*Some skip the smoking part and simply store the salted pork in earthen jars. Etag cured this way misses the reddish dark coloring that is typical of the common Sagada etag.

Like the mold that forms when cheese is aged, a thin, whitish mold would cover the etag after a few days. Maggots also hatch on the meat. Unfortunately, you can’t protect the salted meat from flies 24/7. This then requires a rigorous amount of washing prior to cooking. And of course boiling the meat in 100 °C or more to kill any bacteria that may still be thriving therein.

For the uninitiated, etag is not the kind of food that is love at first bite. Especially if one has seen those wriggly little “flavours” before they were washed off. Interesting how it was even featured as the top most bizarre Filipino food because of such. But as earlier mentioned, we’ve come a long way from the unrefined methods we’ve employed decades ago.

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Masferre’s Sagada Etag; A pioneer in the vacuum-packaging of the native delicacy.

Today, we see more advanced ways to preserve the etag. Local entrepreneurs are even packaging this native delicacy in vacuum-sealed packets thus ensuring longevity and the prospect of importing it for sale to far places.

It is a celebrated native gourmet that Sagada has repackaged its annual town fiesta to showcase the etag as its major theme. The ingredient is featured as a main element in various dishes, to show that it can be furthered as a dish. Not just as what we’ve grown accustomed to, an enhancer to the “pinikpikan”, but a standout on its own.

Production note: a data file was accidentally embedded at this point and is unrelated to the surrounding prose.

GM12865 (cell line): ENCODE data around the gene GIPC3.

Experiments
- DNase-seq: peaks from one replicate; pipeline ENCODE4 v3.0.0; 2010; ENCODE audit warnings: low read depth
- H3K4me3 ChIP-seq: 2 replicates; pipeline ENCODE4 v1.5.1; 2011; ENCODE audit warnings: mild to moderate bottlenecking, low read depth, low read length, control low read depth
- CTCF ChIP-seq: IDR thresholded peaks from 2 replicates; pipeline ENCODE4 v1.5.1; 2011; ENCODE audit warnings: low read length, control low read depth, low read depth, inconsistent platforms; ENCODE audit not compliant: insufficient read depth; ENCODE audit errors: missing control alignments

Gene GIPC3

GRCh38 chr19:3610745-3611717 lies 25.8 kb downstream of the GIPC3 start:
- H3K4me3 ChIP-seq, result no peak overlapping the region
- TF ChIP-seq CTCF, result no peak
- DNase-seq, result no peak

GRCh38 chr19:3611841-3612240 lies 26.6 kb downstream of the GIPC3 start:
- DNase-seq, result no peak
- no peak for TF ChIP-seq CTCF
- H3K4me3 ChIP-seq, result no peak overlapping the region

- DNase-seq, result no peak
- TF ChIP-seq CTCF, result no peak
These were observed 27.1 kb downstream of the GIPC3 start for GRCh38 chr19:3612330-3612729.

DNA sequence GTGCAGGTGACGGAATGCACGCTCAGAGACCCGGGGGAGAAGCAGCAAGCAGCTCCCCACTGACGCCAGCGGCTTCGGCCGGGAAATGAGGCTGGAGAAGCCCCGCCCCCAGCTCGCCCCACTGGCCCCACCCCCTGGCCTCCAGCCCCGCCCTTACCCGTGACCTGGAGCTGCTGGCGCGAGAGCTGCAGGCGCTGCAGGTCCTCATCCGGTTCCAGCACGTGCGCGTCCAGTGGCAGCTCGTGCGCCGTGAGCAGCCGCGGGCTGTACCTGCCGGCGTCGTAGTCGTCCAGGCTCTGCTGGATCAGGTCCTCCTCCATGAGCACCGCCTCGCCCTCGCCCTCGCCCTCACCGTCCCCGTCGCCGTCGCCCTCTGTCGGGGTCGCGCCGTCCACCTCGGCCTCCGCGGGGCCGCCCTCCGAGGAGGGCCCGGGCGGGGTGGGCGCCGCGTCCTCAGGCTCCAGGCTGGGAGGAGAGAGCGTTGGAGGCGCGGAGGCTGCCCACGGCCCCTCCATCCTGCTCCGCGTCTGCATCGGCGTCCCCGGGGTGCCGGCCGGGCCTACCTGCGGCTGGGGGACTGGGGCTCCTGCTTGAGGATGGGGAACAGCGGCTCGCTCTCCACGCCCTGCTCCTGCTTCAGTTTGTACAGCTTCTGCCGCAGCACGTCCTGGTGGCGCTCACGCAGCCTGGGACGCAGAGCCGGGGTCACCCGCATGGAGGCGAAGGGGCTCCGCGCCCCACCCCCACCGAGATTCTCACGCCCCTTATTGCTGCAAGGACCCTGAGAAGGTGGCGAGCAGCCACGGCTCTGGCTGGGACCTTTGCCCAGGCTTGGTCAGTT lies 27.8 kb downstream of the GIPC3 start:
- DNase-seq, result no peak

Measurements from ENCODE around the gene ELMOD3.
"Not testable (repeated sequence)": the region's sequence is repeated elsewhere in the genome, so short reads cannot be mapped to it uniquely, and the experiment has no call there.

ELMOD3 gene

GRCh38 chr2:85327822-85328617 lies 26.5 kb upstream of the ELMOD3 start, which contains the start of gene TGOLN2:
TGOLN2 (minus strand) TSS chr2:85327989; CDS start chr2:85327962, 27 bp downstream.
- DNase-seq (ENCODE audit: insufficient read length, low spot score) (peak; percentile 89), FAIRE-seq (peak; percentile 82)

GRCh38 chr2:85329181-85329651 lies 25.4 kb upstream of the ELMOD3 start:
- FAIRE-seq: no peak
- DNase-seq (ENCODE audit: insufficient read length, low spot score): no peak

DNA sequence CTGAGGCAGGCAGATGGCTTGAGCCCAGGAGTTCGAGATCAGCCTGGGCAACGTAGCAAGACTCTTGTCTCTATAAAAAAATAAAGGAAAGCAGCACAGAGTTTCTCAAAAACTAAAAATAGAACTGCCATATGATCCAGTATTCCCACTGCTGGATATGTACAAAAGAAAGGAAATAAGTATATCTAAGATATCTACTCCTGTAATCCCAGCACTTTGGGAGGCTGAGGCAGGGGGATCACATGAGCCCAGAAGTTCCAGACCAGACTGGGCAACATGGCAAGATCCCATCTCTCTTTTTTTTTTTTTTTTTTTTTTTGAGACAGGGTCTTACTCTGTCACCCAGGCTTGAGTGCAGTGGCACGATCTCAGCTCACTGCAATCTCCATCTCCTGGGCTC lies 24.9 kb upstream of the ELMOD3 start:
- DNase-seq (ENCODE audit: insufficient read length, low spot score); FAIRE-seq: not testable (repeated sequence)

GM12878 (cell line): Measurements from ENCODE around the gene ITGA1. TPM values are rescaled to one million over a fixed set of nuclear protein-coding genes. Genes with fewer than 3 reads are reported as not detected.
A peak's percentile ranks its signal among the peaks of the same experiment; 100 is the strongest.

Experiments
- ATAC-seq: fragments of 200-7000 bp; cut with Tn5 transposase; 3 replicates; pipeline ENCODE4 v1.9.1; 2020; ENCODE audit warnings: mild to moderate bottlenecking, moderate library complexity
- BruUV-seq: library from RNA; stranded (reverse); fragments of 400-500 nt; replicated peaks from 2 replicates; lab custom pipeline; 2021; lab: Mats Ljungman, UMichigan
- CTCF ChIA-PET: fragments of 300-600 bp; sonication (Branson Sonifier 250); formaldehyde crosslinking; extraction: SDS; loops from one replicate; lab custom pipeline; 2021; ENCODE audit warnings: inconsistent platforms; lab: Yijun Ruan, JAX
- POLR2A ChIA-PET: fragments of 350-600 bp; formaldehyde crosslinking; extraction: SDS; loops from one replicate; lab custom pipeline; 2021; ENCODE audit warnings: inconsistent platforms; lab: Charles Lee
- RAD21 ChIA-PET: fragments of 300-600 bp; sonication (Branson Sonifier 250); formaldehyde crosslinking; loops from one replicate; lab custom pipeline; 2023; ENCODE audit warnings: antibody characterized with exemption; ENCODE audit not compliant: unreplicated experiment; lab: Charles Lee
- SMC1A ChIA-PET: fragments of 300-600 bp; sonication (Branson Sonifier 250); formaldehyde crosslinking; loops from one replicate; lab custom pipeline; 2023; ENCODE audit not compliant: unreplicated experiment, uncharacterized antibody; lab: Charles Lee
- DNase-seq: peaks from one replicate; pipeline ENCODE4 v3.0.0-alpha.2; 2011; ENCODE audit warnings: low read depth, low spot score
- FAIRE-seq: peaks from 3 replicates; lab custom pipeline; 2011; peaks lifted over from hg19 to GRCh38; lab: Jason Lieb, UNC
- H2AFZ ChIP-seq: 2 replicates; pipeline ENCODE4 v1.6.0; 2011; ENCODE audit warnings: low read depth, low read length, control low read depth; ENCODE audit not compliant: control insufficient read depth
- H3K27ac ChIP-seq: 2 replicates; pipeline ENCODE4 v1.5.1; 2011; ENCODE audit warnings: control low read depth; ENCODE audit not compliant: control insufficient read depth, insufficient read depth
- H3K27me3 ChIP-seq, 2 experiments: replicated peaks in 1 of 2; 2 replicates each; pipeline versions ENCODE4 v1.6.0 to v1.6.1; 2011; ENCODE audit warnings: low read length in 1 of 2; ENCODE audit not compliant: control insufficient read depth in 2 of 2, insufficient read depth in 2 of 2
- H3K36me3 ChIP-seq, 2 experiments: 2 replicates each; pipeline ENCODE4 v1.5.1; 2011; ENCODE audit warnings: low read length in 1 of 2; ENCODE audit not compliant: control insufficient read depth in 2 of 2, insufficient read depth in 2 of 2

The etag’s flavour profile is so distinct that personally I cannot classify it as a ham, bacon, or any cured pork product that has used similar procedures in its preservation. The secret might be with the species of the wood used to smoke it. Maybe the local pig and the local slop it has eaten. Or maybe, those wriggly “foodstuff”? That’s a secret I would not be so keen to uncover for everyone to know.

“Batik-o” Had Me At Hello

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“Pinikpikan” by James Gabriel A. Wandag

Food captivated me the moment I entered my grandfather’s nipa hut when I was barely four years old. My young mind vividly recalls the sight of corn, tied in a bunch and drying near the “dapwan” (hearth), meat that was darkened by the smoke, and the sound of chickens clucking somewhere in the corner. There was a sharp, distinct smell permeating the cramped indoor which I could not register then. I only came to find out, months later, that it was the aroma of “etag”, pork that was cured the Sagada way.